Read Article ▶ Destination Republic of San Marino

Monday, August 18th, 2014

Destination San Marino San Marino, 11 August - Destination Republic of San Marino. San Marino is one of the world's smallest and oldest Republics. It was established in 301AD by a stonemason Marinus, a Christian who came to Italy from the Dalmatian coast to escape persecution from Emperor Diocletian.

The country is situated in a unique and beautiful position on Monte Titano 749 meters above sea level and approximately 10 km from Rimini on the east coast of Italy. It is famous for its three medieval towers, Guaita, Cesta and Montale which are the country’s most popular symbols offering breathtaking views of the coast and surrounding countryside.

San Marino is one of the wealthiest countries in Europe flourishing in finance, industries and services and is a popular destination for travellers offering duty free shopping on perfumes, leather goods, watches and many other items.

Vita Italian Tours takes many travellers to this fascinating tiny landlocked Republic on a number of their tours and it is always a favourite destination.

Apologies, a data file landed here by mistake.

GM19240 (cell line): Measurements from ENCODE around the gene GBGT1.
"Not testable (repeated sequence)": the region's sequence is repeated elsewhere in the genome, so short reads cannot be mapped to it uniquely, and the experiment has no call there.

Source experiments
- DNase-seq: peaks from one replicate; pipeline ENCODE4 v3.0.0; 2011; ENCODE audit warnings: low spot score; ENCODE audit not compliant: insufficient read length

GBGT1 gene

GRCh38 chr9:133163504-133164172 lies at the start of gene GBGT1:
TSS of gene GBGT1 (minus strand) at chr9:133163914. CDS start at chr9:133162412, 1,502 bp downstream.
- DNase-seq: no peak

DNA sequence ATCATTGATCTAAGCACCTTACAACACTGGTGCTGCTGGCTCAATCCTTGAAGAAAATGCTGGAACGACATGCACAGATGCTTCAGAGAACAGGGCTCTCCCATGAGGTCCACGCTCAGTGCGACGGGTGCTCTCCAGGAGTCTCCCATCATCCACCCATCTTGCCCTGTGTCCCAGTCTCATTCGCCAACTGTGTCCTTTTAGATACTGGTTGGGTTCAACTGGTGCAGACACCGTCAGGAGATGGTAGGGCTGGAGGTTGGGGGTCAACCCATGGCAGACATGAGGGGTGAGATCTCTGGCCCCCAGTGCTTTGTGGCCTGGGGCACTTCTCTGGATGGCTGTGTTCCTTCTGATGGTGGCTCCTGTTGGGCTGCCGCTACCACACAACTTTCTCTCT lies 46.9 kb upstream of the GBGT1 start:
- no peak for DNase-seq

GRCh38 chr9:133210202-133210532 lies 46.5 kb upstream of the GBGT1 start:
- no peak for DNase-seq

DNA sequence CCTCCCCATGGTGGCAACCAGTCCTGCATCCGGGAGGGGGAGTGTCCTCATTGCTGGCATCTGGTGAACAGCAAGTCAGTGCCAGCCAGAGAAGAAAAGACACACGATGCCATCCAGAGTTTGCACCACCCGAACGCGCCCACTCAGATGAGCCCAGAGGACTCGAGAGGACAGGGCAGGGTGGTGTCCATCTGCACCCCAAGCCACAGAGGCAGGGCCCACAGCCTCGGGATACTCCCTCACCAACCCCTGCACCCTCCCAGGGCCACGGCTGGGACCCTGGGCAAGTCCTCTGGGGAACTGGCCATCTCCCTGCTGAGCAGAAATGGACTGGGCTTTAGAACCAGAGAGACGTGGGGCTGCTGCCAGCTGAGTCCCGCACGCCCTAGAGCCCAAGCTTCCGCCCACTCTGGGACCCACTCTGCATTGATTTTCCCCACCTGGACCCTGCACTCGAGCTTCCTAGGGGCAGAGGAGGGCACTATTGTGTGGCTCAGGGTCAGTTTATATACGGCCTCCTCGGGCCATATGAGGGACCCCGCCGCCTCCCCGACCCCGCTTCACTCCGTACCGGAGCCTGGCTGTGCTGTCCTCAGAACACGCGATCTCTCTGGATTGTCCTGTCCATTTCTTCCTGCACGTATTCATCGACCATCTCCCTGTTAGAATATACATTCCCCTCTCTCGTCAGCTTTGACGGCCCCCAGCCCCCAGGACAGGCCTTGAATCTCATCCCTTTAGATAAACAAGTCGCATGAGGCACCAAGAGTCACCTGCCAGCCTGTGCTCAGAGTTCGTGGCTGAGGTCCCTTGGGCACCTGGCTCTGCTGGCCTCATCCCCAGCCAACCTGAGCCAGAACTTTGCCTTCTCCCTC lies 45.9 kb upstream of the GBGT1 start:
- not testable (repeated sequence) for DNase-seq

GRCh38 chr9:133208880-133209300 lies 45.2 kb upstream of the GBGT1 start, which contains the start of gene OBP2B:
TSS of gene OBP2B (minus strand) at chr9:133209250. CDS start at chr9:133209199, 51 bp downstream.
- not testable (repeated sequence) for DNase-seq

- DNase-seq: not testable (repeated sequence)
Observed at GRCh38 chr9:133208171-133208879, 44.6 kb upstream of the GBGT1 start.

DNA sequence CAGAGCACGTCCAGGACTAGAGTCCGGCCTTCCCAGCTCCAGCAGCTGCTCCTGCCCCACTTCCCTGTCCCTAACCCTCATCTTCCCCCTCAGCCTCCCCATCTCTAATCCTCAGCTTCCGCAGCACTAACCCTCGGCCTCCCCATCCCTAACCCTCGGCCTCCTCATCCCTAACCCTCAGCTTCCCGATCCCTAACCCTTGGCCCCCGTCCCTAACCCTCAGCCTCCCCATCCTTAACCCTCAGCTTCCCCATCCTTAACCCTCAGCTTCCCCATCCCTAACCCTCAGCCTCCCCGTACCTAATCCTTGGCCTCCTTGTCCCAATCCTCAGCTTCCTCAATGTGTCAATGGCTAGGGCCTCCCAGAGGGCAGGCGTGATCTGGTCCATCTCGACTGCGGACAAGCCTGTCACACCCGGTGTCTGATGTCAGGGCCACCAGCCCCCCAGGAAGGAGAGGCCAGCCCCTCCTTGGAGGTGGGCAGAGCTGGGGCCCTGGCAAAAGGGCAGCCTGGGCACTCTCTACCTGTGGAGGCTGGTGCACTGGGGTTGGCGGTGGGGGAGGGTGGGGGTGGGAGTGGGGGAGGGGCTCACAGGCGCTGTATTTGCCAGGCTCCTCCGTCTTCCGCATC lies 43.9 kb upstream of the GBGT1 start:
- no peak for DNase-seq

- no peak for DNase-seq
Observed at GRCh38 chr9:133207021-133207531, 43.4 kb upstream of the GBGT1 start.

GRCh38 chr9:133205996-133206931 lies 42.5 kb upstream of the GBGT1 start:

Read Article ▶ Augustus Forum Rome up in lights

Thursday, April 24th, 2014

Forum Augustus Rome Rome, 27 April - Forum of Augustus in Rome, will be up in lights with a spectacular night light show to celebrate the 2000th anniversary of the death of Emperor Augustus.

The light show, developed using the latest technology, will use special effects, colours and music to illuminate the Forum.  The images will show daily life in ancient Rome as well as recreate the ancient temple. Augustus built the temple in honour of his great-uncle Julius Caesar following his assassination in 42BC. The images will also show the temple as it stood in Roman times, as a tall nine storey building that dominated the Forum, together with a 12m high statue of Augustus which only a few parts remain today.

The narration of the light show will be transmitted via headphones in six languages: Italian, English, French, Russian, Spanish and Japanese.

Travellers on Vita Italian Tours have the unique opportunity to see the Forum of Augustus in our popular Grand Tour of Italy.

For more information on the exhibit visit the official website:

Read Article ▶ Piazza Duomo in Milan goes green

Tuesday, January 14th, 2014

Exif_JPEG_PICTURE Milan, 15 January - In the next few weeks the iconic Piazza Duomo in Milan will be re-landscape to coincide with the food themed Expo 2015.